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Tired of tires
City-wide clean up a good idea
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The City of Great Bend Monday will launch a two-week campaign to rid the community of old tires. The city-wide tire clean-up rolls to a conclusion on Oct. 28.
There are no losers with this plan and it is beneficial on so many levels. The effort is part of a recycling project being held in conjunction with Western Ag Services which will make use of the disposed tires. Western Ag will use the sidewalls of the tires to hold down the hay tarps it makes. The treads will be stored at the site for a short time before they are recycled by another company and turned into mats for livestock housed in feedlots.
Nothing will go to waste.
According to the Environmental Protection Agency, the US generates around 300 million scrap tires annually. Historically, these scrap tires have taken up space in landfills or provided breeding grounds for mosquitoes and rodents when stockpiled or illegally dumped. Fortunately, markets now exist for 80.4 percent of these scrap tires-up from 17 percent in 1990. These markets – both recycling and beneficial use – continue to grow. The remaining scrap tires are still stockpiled or landfilled, however.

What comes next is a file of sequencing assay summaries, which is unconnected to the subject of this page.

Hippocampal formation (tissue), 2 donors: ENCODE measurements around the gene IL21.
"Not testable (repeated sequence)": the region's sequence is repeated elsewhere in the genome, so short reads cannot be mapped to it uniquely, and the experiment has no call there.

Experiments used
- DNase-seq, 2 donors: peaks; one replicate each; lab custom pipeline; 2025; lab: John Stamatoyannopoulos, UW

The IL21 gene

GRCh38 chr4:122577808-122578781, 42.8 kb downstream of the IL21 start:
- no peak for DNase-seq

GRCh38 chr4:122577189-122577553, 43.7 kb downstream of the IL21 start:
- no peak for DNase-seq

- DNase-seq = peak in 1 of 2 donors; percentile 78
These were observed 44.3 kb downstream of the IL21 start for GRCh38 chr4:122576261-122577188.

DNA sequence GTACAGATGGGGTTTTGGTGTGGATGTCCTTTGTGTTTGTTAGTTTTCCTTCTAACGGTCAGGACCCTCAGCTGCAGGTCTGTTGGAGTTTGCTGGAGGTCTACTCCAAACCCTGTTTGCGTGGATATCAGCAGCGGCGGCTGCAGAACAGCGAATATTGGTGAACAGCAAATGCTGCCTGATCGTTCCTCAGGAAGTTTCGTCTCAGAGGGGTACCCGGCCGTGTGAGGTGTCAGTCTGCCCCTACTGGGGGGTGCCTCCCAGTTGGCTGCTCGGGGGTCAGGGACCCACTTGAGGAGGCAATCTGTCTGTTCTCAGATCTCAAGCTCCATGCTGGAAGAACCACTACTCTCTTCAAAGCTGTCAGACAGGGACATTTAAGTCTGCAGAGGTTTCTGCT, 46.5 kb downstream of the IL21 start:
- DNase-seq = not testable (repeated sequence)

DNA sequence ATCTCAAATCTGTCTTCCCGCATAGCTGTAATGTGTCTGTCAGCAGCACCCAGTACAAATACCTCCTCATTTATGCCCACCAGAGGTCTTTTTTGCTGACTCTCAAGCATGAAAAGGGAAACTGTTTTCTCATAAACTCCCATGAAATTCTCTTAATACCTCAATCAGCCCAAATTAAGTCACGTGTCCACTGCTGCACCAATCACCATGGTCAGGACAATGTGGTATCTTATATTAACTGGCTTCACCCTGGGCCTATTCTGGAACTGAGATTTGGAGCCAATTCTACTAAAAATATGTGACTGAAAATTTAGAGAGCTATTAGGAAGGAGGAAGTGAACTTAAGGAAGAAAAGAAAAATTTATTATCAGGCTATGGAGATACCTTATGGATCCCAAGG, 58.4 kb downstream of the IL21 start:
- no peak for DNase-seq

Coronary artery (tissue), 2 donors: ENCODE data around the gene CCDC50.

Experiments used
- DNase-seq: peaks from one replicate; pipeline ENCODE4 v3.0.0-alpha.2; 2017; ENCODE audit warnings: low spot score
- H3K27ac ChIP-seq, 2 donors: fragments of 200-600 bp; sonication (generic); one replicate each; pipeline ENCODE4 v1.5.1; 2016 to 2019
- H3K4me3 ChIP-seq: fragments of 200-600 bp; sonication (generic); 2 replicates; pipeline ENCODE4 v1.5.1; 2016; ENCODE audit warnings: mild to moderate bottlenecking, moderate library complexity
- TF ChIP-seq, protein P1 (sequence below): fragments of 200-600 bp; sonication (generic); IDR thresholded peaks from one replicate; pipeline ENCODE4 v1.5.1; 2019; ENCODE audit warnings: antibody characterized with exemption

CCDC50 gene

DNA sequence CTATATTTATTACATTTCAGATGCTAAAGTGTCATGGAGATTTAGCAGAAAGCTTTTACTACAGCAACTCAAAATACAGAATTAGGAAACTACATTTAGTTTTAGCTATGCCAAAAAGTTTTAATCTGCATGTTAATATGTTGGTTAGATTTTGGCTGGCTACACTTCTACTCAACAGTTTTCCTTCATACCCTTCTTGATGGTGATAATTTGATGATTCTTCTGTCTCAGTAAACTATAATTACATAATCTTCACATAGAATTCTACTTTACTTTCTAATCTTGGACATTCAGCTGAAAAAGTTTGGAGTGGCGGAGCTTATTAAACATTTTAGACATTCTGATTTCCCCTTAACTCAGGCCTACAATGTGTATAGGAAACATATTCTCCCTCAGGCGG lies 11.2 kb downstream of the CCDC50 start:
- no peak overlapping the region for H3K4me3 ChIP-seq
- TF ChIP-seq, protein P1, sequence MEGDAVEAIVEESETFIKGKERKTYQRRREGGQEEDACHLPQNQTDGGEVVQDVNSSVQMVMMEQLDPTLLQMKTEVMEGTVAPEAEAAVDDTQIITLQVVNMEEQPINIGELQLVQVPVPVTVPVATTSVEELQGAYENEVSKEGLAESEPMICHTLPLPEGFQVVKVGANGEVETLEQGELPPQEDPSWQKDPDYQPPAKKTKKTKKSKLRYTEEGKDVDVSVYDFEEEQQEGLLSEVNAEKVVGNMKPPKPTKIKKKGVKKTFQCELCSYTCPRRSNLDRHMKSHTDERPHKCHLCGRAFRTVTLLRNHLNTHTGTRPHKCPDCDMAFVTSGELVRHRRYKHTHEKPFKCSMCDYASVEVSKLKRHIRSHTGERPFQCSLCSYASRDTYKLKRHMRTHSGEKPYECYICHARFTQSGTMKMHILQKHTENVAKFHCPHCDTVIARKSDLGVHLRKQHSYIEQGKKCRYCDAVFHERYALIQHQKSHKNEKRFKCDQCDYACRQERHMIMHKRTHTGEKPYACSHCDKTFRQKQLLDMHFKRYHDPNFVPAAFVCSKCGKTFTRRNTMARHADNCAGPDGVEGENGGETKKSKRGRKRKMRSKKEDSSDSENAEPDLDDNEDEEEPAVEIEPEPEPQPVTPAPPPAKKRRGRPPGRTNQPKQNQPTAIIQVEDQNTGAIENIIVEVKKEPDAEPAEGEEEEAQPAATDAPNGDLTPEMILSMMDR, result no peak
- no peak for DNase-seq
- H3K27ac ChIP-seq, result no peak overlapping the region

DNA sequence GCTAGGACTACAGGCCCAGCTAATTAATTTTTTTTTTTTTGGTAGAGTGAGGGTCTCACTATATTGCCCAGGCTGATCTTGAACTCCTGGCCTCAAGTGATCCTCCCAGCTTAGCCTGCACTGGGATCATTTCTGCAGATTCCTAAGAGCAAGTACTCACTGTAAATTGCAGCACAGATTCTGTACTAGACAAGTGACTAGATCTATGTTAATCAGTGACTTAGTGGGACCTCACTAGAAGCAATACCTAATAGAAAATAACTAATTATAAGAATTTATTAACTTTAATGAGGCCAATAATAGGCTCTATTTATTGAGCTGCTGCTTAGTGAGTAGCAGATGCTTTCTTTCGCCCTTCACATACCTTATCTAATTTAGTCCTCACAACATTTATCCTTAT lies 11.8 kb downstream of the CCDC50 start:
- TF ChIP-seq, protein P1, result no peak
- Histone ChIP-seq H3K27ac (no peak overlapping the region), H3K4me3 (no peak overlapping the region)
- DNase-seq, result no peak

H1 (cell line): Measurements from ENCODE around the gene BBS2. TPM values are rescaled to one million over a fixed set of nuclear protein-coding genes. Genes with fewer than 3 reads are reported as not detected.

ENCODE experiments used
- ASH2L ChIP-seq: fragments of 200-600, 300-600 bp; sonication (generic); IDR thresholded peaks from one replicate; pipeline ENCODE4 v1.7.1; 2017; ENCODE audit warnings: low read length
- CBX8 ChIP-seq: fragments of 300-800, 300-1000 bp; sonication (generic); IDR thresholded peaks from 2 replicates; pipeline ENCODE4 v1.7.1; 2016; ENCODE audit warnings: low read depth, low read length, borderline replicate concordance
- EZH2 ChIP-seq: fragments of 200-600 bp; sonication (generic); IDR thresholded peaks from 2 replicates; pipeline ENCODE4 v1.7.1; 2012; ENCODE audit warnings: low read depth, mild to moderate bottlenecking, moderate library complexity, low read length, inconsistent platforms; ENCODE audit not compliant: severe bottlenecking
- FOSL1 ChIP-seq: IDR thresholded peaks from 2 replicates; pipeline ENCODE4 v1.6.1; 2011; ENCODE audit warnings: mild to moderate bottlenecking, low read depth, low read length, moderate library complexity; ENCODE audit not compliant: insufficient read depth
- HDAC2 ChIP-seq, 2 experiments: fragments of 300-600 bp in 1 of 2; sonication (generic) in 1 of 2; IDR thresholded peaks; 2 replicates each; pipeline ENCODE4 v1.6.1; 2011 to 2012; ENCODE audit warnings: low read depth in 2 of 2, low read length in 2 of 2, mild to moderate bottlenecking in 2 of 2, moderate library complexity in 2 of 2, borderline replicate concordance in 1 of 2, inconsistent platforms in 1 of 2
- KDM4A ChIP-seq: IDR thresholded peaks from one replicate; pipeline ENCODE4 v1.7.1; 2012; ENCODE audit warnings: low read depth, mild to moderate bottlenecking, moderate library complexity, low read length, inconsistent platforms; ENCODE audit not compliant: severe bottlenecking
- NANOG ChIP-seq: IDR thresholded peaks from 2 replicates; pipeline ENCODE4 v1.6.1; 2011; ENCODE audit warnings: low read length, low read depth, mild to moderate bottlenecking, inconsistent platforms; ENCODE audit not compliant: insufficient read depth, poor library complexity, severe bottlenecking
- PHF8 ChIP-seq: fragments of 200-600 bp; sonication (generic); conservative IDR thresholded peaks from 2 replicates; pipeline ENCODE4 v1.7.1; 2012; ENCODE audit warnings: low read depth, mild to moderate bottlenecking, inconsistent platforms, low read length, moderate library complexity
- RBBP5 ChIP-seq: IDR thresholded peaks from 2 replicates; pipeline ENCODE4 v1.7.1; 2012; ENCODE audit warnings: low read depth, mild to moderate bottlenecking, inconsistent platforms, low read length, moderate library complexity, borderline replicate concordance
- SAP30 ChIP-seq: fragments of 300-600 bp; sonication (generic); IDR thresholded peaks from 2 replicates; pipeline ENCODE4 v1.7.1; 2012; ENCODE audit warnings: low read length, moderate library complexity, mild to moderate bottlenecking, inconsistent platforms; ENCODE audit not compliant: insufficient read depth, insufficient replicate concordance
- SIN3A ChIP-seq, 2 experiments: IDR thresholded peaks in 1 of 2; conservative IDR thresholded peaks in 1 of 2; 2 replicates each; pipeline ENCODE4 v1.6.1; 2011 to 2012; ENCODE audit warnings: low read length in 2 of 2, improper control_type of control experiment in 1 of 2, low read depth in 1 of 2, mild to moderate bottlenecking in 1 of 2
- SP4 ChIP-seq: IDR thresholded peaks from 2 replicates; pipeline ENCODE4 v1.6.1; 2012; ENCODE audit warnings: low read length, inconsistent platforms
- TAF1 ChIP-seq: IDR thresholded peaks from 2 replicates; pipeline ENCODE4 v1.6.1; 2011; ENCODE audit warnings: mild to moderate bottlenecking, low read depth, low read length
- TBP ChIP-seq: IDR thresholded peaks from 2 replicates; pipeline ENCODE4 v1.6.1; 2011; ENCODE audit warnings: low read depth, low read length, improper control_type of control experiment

Fortunately, we live in a county where even the landfill works hard to get rid of old tires. The Barton County Landfill charges a fee for accepting tires, but it works with a recycler who hauls them away.
But, for the next couple weeks, Great Bend residents will have the opportunity to shed themselves of these unwanted items at no cost. They just have to deliver them to the Great Bend Compost Site.
There are rules and limits, and the site will be monitored to discourage illegal dumping.
Anyone with old tires is encouraged to take advantage of this effort. We have a city sanitation office that is aggressively targeting blighted properties to improve the community’s image. This clean-up drive is just another attempt to make this a more beautiful place to live.
Dale Hogg